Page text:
Data quality considerations for evaluating COVID-19 treatments using real world data: learnings from the National COVID Cohort Collaborative (N3C)

The N3C Consortium

Research output: Contribution to journalArticlepeer-review

2 Scopus citations


Background: Multi-institution electronic health records (EHR) are a rich source of real world data (RWD) for generating real world evidence (RWE) regarding the utilization, benefits and harms of medical interventions. They provide access to clinical data from large pooled patient populations in addition to laboratory measurements unavailable in insurance claims-based data. However, secondary use of these data for research requires specialized knowledge and careful evaluation of data quality and completeness. We discuss data quality assessments undertaken during the conduct of prep-to-research, focusing on the investigation of treatment safety and effectiveness. Methods: Using the National COVID Cohort Collaborative (N3C) enclave, we defined a patient population using criteria typical in non-interventional inpatient drug effectiveness studies. We present the challenges encountered when constructing this dataset, beginning with an examination of data quality across data partners. We then discuss the methods and best practices used to operationalize several important study elements: exposure to treatment, baseline health comorbidities, and key outcomes of interest. Results: We share our experiences and lessons learned when working with heterogeneous EHR data from over 65 healthcare institutions and 4 common data models. We discuss six key areas of data variability and quality. (1) The specific EHR data elements captured from a site can vary depending on source data model and practice. (2) Data missingness remains a significant issue. (3) Drug exposures can be recorded at different levels and may not contain route of administration or dosage information. (4) Reconstruction of continuous drug exposure intervals may not always be possible. (5) EHR discontinuity is a major concern for capturing history of prior treatment and comorbidities. Lastly, (6) access to EHR data alone limits the potential outcomes which can be used in studies. Conclusions: The creation of large scale centralized multi-site EHR databases such as N3C enables a wide range of research aimed at better understanding treatments and health impacts of many conditions including COVID-19. As with all observational research, it is important that research teams engage with appropriate domain experts to understand the data in order to define research questions that are both clinically important and feasible to address using these real world data.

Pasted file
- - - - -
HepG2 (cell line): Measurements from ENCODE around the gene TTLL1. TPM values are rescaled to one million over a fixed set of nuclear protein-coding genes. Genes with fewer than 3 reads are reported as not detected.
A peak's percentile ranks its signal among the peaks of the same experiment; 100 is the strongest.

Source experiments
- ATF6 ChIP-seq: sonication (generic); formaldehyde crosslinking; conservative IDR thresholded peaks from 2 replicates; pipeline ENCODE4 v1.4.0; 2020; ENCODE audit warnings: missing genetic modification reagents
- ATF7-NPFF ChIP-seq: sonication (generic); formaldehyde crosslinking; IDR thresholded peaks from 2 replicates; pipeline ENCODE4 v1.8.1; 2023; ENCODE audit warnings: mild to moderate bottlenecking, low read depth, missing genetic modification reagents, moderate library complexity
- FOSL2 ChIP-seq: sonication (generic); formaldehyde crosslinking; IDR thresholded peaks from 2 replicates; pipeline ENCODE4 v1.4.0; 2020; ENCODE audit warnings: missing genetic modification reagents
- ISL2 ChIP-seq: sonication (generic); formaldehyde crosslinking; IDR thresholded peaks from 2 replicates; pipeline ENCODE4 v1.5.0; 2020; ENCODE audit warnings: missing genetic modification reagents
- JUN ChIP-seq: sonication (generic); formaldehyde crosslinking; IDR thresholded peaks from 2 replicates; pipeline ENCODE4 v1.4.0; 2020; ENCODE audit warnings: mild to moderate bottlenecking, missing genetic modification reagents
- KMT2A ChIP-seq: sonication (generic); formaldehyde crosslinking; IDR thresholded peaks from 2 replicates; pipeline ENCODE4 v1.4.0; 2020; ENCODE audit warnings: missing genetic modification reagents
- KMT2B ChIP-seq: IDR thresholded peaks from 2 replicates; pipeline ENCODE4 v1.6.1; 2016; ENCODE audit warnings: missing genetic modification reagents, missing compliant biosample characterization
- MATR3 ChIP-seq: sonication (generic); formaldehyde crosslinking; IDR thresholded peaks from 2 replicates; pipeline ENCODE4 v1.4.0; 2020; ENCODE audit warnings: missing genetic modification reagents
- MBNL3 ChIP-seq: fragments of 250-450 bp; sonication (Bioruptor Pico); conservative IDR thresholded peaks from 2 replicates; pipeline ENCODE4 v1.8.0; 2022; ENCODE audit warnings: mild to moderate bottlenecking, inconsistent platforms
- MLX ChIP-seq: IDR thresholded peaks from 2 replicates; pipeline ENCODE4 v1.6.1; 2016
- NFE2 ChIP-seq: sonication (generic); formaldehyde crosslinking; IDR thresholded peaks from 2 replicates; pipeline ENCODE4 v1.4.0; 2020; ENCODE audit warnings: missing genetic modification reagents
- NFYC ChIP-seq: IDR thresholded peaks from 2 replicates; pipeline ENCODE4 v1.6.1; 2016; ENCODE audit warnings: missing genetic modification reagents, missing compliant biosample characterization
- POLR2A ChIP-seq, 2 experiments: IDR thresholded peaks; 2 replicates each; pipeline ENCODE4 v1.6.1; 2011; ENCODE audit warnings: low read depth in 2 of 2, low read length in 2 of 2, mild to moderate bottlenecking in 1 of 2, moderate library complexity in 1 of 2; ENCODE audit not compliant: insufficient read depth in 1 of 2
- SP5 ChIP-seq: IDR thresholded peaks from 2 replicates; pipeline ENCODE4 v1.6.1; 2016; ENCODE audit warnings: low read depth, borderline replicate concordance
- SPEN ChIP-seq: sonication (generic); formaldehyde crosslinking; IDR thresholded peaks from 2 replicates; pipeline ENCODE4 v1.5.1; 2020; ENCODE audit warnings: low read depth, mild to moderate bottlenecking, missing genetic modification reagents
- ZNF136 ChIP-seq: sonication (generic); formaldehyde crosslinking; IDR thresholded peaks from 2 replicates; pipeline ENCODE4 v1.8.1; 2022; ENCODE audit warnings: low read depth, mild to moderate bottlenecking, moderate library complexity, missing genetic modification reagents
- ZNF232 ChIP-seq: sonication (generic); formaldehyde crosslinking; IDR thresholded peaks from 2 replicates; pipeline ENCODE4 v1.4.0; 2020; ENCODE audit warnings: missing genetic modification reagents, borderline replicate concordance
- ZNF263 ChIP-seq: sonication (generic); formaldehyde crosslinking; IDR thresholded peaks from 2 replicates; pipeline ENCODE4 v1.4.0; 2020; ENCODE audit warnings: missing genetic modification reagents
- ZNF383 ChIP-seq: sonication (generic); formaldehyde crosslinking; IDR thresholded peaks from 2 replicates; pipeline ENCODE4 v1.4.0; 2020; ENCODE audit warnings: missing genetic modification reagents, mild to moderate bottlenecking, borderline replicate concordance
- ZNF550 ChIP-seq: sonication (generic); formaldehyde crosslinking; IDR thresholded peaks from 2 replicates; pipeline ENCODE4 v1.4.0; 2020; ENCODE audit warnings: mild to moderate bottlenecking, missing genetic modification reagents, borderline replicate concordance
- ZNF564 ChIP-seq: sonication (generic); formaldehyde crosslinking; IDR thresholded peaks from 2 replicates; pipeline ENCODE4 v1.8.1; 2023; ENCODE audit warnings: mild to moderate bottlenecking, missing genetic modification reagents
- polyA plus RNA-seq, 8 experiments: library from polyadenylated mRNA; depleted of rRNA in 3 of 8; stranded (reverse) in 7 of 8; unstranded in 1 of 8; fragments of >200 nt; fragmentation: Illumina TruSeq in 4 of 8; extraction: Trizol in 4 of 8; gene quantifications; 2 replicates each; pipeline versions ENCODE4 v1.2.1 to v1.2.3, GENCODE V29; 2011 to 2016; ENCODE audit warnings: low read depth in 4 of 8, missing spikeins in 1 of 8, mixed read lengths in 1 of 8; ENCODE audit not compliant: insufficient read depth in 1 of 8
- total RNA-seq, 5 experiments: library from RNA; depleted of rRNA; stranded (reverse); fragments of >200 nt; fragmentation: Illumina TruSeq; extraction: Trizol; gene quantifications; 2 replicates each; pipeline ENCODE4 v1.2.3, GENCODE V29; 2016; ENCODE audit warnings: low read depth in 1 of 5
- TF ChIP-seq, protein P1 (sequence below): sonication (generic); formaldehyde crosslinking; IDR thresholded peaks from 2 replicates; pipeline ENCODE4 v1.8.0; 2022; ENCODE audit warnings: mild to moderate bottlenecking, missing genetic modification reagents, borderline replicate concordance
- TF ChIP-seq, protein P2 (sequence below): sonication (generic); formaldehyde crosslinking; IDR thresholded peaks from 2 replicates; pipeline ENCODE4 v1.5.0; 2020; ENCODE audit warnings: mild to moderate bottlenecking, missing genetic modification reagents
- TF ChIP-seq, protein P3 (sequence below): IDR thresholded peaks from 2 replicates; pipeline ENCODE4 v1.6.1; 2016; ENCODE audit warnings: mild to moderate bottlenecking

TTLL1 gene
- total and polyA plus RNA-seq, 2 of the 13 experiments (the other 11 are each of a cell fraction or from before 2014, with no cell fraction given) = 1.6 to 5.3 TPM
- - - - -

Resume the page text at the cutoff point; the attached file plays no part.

Original languageEnglish (US)
Article number46
JournalBMC Medical Research Methodology
Issue number1
StatePublished - Dec 2023
Externally publishedYes


  • COVID-10
  • Data quality
  • EHR data
  • Pharmacoepidemiology
  • Real world data
  • SARS-CoV-2

ASJC Scopus subject areas

  • Epidemiology
  • Health Informatics


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